When the soup has simmered for a good long while, remove from the heat and blend well, then add the soya milk and continue to blend. Serve with fresh chives if you have 'em.
Wednesday, 2 February 2011
Terrible name, great product... Textured Vegetable Protein or TVP makes me feel like I've just picked up my dinner from Pets R Us. It needs a rebrand desperately and I'll be more than happy to help if the manufacturers fancy giving me a call.
When I first went veggie at 17, the market for meat free goods hadn't moved on that much from the days when tins of wheat gluten and 'nut meats' were given out as part of post-war vegetarian rations; it was all pretty bleak to be honest. One of the products that I tried, and misused terribly, was the appallingly named 'Textured Vegetable Protein'. The forerunner of Quorn and vegemince, these chunks of compressed soya flour appeared dry, tasteless and tantamount to punishment for those who had decided animals weren't on the menu.
Of course – like other meat 'analogues' - I just wasn't cooking it properly. Hurling dusty TVP into an insipid tomato sauce is guaranteed to disappoint, and there is a much better way. So tonight's dinner is, to my mind, how you do it and come up with something fabulous. Yes, it is 'pretending' to be meat, but as I've said before, unless you went veggie because of some strange aesthetic objection to the mouthfeel of meat, I don't see why this is a problem.
So tonight's dinner is TVP chunks with sugar snap peas and kale in a rich bouillon, served with basmati rice. A yummy, quick and filling tea.
200g large chunks TVP
4 tbsp vegetable bouillon powder
400 ml boiling water
1 small onion
2 cloves garlic
100g sugar snap peas, chopped
100g curly kale, chopped
2 tbsp vegetable oil
1 tbsp cornflour
1 tbsp soy sauce
Sea salt and fresh black pepper to serve
Make up half the vegetable bouillon (2 tbsp) with 200ml of boiling water and then soak the TVP in the vegetable bouillon (or you can use vegetable stock) for a good half hour or so. This for me is critical and makes the whole dish work. We'll drain the chunks later. In a wok, fry the onion and garlic in the vegetable oil until the onion becomes transparent. Drain the TVP, and then add to the wok and toss until it starts to brown. Then add the sugar snap peas and kale and cook for 4-5 minutes until the vegetables are cooked through.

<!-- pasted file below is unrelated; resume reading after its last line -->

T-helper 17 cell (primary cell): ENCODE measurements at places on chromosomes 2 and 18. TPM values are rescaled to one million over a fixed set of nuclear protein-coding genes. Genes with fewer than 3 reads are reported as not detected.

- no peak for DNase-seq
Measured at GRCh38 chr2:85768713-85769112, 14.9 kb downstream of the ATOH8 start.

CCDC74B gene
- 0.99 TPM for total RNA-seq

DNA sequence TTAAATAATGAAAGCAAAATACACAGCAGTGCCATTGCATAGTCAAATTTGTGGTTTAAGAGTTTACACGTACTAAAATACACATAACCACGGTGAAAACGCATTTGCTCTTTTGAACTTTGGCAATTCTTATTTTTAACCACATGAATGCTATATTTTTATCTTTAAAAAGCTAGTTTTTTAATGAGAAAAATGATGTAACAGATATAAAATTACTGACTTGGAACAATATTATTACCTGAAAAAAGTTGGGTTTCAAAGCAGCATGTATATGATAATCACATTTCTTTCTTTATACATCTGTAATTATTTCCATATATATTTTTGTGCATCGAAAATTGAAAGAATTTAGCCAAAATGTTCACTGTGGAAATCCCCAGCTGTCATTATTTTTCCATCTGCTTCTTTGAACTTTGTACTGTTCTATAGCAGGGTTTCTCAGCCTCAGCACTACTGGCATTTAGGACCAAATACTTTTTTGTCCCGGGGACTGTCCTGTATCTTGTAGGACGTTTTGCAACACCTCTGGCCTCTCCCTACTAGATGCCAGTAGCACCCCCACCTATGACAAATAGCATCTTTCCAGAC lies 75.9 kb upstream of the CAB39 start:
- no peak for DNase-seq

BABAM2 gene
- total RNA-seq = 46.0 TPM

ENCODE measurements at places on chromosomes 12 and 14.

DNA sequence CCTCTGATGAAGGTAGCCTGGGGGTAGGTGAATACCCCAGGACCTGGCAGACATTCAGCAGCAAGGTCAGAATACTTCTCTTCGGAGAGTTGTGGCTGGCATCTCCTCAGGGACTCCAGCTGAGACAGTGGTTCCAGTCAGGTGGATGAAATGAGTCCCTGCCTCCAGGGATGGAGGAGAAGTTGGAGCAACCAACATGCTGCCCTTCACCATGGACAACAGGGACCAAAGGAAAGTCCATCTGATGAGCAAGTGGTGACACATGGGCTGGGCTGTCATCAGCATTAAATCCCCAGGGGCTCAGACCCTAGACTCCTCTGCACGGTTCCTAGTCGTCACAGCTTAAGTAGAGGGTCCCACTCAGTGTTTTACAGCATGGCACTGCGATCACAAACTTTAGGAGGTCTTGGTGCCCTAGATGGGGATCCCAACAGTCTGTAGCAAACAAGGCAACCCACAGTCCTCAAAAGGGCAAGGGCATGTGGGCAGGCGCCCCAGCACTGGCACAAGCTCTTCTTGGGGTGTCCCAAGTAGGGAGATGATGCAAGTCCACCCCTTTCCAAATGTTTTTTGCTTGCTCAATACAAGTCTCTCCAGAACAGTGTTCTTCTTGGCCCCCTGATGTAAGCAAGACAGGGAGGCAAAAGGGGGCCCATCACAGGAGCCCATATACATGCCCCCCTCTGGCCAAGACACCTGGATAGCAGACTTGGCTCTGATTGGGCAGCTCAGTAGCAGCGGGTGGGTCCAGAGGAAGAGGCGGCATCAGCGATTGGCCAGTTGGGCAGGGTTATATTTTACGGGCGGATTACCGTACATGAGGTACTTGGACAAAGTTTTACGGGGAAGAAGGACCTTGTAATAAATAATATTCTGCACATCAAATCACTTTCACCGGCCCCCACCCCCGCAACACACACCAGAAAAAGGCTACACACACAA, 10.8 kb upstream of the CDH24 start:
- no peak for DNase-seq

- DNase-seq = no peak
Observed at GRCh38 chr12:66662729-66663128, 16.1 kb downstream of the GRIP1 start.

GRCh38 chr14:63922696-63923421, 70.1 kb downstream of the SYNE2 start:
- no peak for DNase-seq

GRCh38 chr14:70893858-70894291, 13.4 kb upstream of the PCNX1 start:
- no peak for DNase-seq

In a mixing jug, add the other 2 tbsp of vegetable bouillon to the cornflour and the soy sauce and mix through, then add 200ml of boiling water to make a rich sauce, add this to the TVP mix in the wok, and you're read to go.
This mix - super savoury - is great with mashed potatoes but tonight I served it up with some basmati ice, pressed into a ramekin so that it made a cool little mound on the plate; gives a bit of height and structure to the dish. Add sea salt or black pepper to taste.
It's the accidental discoveries that make pottering in the kitchen a sight more rewarding than feeling your synapses slowly dissolve as you watch another episode of Strictly Come Boredom. Here's my latest incidental dish - tahini mousse. What began as an asian salad dressing morphed, through a slight misjudging of measures, into the fluffy, delicate and playful cousin of that vegan staple, houmous. It was served up last night with a similarly asian-inspired chick pea salad, a green salad and some crusty bread.
Tahini mousse ingredients:
2 cloves garlic
4 tbsp olive oil
2 tbsp tahini
Juice of a lemon
2 tsp rice wine vinegar
3 tbsp water
Dash of soya sauce
Dash of mirin or tsp of sugar
First of all crush and then finely chopped the garlic. Top tip on garlic that I learned from a tutor at the Vegetarian Society cookery school called Ursula Ferrigno, is that it likes to get crushed first, chopped later. Then lightly fry the garlic in half the olive oil, which I find takes the edge off and sweetens it a little. Then add this, plus all the other ingredients barring the water, into a small food blender. Blend it for a minute or so, and then start adding the water, bit by bit, until the mixture in the blender is light and comes up to a fluffy little point if you stick your finger into it. Not hugely hygienic that last bit, but if you're cooking for family and haven't just changed a nappy, I reckon it's ok.
Slightly asian chick pea salad ingredients:
2 peeled carrots
Tin chick peas
Juice two limes
Tbsp fresh coriander
Tbsp sesame oil
Cup of soy-toasted sunflower seeds
First of all toast the sunflower seeds. To do this put a good couple of handfuls of them into a frying pan, without oil, and then start to toast them on a low to medium heat. As they start to brown, hurl in a few dashes of soya sauce, preferably tamari if you have it, and continue to toast, stirring steadily to mix the soya sauce through. Continue for a couple of minutes and then leave to one side. As they cool down, they'll crisp up, and make a really good snack with beer, if you're not about to mix them into another dish.
Peel and finely chop the carrots, rinse the chick peas, and then turn through in a bowl with the lime juice, coriander and sesame oil. Then at the last minute introduce the seeds, this stops the salad dressing taking a bit of their crunchy edge off.
Last night we had the mousse above and the chick pea salad with a mixture of watercress, lettuce, cherry tomatoes and cucumber all from those lovely people at Riverford, who leave a box of veggie goodies on our doorstep every week. Yum.